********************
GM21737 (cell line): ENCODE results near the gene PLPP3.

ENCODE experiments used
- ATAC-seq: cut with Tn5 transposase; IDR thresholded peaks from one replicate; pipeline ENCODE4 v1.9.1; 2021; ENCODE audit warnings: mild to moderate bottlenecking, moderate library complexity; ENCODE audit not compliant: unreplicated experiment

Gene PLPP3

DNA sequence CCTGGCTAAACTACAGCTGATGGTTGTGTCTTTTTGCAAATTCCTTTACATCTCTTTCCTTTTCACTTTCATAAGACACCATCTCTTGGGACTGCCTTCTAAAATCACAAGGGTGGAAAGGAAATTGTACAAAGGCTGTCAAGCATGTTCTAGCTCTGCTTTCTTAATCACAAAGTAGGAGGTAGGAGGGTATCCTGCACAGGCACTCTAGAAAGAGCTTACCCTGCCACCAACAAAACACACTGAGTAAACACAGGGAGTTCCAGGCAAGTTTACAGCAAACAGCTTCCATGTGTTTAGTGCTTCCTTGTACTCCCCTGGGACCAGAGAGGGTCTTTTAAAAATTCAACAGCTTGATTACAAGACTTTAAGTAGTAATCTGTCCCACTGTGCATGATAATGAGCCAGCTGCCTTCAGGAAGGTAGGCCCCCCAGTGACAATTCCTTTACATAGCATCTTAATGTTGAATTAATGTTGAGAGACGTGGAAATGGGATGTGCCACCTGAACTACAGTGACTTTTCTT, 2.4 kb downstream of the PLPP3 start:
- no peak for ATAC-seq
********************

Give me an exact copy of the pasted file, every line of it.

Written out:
GM21737 (cell line): ENCODE results near the gene PLPP3.

ENCODE experiments used
- ATAC-seq: cut with Tn5 transposase; IDR thresholded peaks from one replicate; pipeline ENCODE4 v1.9.1; 2021; ENCODE audit warnings: mild to moderate bottlenecking, moderate library complexity; ENCODE audit not compliant: unreplicated experiment

Gene PLPP3

DNA sequence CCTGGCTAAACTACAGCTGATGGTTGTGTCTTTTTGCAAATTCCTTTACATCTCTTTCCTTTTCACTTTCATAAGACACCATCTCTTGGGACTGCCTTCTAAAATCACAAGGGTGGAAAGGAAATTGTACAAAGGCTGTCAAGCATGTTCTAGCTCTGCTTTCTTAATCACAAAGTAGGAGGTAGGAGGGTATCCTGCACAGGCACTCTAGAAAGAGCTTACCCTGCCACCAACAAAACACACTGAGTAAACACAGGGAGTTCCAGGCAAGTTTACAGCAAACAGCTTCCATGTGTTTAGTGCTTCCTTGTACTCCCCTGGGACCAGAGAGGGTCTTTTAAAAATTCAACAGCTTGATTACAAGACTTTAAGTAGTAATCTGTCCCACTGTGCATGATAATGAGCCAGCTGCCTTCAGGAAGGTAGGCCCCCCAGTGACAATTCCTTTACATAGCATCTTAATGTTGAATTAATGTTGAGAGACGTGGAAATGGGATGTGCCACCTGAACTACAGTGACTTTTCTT, 2.4 kb downstream of the PLPP3 start:
- no peak for ATAC-seq